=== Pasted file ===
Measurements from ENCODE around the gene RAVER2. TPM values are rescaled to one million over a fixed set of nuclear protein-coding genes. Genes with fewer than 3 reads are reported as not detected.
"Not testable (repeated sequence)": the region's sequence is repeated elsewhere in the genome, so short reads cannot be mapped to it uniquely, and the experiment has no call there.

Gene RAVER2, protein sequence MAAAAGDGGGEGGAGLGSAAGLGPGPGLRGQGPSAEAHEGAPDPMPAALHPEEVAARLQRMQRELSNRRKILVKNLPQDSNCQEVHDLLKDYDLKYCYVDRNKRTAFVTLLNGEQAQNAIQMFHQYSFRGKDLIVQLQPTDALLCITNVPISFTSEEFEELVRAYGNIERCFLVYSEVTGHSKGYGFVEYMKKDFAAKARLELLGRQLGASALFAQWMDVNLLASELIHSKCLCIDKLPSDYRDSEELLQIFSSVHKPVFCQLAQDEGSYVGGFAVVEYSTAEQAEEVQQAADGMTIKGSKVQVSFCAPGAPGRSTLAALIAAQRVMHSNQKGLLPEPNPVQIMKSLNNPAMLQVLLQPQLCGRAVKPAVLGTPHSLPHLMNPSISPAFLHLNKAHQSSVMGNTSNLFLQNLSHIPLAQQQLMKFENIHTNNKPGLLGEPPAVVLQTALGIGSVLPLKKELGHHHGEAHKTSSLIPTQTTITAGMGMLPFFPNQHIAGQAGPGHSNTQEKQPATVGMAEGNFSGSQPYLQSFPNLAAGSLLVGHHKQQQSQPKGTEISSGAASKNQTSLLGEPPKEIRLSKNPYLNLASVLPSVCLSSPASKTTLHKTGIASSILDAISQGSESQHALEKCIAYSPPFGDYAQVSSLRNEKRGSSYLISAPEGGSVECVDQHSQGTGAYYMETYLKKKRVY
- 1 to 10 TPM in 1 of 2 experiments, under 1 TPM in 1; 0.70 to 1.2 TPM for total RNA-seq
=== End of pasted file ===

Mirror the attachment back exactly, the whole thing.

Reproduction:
Measurements from ENCODE around the gene RAVER2. TPM values are rescaled to one million over a fixed set of nuclear protein-coding genes. Genes with fewer than 3 reads are reported as not detected.
"Not testable (repeated sequence)": the region's sequence is repeated elsewhere in the genome, so short reads cannot be mapped to it uniquely, and the experiment has no call there.

Gene RAVER2, protein sequence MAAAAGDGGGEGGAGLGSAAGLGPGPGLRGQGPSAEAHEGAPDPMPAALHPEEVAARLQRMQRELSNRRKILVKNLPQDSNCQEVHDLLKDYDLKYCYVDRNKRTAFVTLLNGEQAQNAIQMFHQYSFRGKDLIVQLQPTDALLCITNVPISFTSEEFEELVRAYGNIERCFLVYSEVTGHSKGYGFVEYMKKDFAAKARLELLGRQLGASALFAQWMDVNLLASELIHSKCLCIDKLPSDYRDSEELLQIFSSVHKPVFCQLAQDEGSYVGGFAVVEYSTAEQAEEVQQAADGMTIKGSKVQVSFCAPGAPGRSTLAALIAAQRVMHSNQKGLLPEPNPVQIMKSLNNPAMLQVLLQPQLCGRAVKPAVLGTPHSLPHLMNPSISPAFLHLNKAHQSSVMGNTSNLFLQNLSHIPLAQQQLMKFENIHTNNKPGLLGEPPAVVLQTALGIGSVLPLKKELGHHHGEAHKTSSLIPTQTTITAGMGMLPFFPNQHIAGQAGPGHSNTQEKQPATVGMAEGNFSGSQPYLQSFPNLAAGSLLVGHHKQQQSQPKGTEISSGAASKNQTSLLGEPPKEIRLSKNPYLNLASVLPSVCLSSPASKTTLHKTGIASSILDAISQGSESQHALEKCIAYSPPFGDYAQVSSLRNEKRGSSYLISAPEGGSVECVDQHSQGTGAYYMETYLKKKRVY
- 1 to 10 TPM in 1 of 2 experiments, under 1 TPM in 1; 0.70 to 1.2 TPM for total RNA-seq